Let’s say I want to borrow $7,000 from a friend. The full $7,000 balance will be due in 5 years (60 months) but, meanwhile, the monthly payments will be interest only during the 5 year term with a lump sum of $7,000 due at the end of the five-year term. The monthly interest-only payments will be $50 per month.

$50 out of $7000 is an interest rate of 0.714% per month, or 8.57% per year. The precise value might vary slightly depending on how you’re accounting for compounding, but at less than 1% over the term in which payments are made, that should make almost no difference.

There are other factors than the interest rate to consider, though. For instance, with a loan from the bank, if you manage to scrape together more than the planned payment, that’ll reduce your principle, and hence your next interest payments. If you get a windfall and pay your friend $750 one month instead of the agreed-upon $50, will he reduce your interest payments to $45 a month (keeping the same interest rate)?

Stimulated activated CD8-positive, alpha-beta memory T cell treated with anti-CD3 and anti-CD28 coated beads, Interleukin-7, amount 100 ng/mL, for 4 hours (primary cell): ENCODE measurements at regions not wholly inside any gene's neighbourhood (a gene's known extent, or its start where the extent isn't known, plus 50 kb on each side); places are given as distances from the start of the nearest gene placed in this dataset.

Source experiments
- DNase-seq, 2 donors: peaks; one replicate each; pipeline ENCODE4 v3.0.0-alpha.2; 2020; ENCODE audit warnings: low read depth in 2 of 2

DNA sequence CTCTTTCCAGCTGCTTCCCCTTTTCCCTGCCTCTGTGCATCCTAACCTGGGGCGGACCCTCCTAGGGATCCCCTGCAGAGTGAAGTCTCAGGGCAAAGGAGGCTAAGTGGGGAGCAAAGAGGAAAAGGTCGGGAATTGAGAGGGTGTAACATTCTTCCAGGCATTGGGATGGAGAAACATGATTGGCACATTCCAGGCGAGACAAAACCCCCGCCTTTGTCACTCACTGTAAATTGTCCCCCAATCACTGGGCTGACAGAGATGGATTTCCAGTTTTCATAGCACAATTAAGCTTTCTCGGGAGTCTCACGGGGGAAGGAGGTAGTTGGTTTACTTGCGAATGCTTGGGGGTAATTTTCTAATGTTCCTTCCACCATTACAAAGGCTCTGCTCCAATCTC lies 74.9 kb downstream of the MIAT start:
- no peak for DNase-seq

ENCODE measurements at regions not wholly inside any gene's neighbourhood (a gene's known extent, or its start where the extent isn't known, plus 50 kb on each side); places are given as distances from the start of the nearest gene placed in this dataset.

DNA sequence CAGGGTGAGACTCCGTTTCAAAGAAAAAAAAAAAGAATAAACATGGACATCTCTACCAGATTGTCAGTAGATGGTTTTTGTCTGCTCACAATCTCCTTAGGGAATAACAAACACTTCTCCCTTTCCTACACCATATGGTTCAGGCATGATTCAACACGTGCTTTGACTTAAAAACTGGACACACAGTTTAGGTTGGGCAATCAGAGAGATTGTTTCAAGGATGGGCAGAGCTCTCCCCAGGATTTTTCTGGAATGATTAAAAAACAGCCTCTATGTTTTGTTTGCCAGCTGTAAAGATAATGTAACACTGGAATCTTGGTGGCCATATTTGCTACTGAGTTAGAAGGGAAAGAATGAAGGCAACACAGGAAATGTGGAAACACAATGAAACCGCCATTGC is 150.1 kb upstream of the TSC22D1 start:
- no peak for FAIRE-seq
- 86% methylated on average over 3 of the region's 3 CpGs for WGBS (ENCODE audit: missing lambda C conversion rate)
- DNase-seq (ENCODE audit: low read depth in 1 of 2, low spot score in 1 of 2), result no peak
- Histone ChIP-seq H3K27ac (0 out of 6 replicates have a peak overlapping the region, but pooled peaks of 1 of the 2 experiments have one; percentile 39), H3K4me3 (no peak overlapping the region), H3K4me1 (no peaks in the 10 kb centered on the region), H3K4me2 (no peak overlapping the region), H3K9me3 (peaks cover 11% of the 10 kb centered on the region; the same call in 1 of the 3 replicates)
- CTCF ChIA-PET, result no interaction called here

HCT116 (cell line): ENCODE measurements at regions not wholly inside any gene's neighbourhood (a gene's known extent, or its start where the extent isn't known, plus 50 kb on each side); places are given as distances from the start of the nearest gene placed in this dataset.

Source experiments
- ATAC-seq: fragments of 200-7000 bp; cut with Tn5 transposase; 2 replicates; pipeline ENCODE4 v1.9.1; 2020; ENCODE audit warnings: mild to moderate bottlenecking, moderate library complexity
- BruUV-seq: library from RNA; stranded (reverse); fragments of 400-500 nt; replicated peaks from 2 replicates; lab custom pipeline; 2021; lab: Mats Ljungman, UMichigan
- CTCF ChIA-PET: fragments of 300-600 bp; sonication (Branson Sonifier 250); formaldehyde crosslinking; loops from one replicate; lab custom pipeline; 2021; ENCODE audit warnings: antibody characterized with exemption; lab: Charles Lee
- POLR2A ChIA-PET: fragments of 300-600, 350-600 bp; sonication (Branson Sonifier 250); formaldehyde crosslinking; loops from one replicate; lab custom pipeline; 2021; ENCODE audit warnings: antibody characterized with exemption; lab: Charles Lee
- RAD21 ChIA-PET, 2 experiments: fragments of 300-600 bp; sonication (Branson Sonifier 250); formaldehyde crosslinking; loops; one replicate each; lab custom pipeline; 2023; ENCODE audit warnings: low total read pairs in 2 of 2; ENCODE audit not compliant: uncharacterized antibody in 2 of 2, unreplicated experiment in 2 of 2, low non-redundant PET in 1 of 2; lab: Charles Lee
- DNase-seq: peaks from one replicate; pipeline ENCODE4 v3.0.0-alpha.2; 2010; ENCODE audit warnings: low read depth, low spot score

$50/month on $7000? - easier to calculate because no declining balance.
$50x12=$600/yr on $7000; or ((600/7000)x100)% or 8.57142857142857142857142857… percent.

“Interest is 8.57143 percent per annum rate, paid monthly.” Compounding doesn’t count unless you want tocalculate a weekly or daily rate. As laid out, you are paying each amount as due, and therefore no balance accumulates (or declines).

Now, how that compares with a regular loan where you pay the whole lot in small payments is a whole disssertation. It depends how you value keeping the full principal until the final due date.

So, if I borrow the money on 2/1/10 and the first $50 payment is due on 3/1/10, then the final payment of $50 will be due on 2/1/15 along with the $7000 principal balance. Right?